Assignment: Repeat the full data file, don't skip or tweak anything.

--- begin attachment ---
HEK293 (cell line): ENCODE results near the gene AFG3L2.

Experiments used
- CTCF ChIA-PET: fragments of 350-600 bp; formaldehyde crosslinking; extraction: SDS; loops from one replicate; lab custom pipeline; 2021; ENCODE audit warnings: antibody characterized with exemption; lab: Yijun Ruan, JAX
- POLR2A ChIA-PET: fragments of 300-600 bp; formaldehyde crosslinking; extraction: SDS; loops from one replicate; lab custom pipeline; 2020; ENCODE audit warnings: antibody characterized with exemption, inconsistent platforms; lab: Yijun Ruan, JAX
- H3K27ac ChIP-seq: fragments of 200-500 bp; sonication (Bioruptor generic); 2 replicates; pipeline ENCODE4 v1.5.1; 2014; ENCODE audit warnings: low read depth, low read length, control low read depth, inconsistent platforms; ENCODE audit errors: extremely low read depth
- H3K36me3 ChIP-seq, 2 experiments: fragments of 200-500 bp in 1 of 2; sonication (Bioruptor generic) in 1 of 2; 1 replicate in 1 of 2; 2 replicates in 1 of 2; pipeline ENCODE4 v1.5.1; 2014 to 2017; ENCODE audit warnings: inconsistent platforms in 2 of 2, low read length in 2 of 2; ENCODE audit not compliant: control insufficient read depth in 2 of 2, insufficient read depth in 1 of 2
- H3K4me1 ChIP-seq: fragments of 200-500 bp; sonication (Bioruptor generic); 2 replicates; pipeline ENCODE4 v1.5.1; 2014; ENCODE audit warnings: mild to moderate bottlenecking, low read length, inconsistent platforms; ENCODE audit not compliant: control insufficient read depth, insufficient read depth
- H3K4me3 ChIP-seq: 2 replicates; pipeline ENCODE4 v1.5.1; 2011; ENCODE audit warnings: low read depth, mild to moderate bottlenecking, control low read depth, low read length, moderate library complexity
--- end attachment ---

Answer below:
HEK293 (cell line): ENCODE results near the gene AFG3L2.

Experiments used
- CTCF ChIA-PET: fragments of 350-600 bp; formaldehyde crosslinking; extraction: SDS; loops from one replicate; lab custom pipeline; 2021; ENCODE audit warnings: antibody characterized with exemption; lab: Yijun Ruan, JAX
- POLR2A ChIA-PET: fragments of 300-600 bp; formaldehyde crosslinking; extraction: SDS; loops from one replicate; lab custom pipeline; 2020; ENCODE audit warnings: antibody characterized with exemption, inconsistent platforms; lab: Yijun Ruan, JAX
- H3K27ac ChIP-seq: fragments of 200-500 bp; sonication (Bioruptor generic); 2 replicates; pipeline ENCODE4 v1.5.1; 2014; ENCODE audit warnings: low read depth, low read length, control low read depth, inconsistent platforms; ENCODE audit errors: extremely low read depth
- H3K36me3 ChIP-seq, 2 experiments: fragments of 200-500 bp in 1 of 2; sonication (Bioruptor generic) in 1 of 2; 1 replicate in 1 of 2; 2 replicates in 1 of 2; pipeline ENCODE4 v1.5.1; 2014 to 2017; ENCODE audit warnings: inconsistent platforms in 2 of 2, low read length in 2 of 2; ENCODE audit not compliant: control insufficient read depth in 2 of 2, insufficient read depth in 1 of 2
- H3K4me1 ChIP-seq: fragments of 200-500 bp; sonication (Bioruptor generic); 2 replicates; pipeline ENCODE4 v1.5.1; 2014; ENCODE audit warnings: mild to moderate bottlenecking, low read length, inconsistent platforms; ENCODE audit not compliant: control insufficient read depth, insufficient read depth
- H3K4me3 ChIP-seq: 2 replicates; pipeline ENCODE4 v1.5.1; 2011; ENCODE audit warnings: low read depth, mild to moderate bottlenecking, control low read depth, low read length, moderate library complexity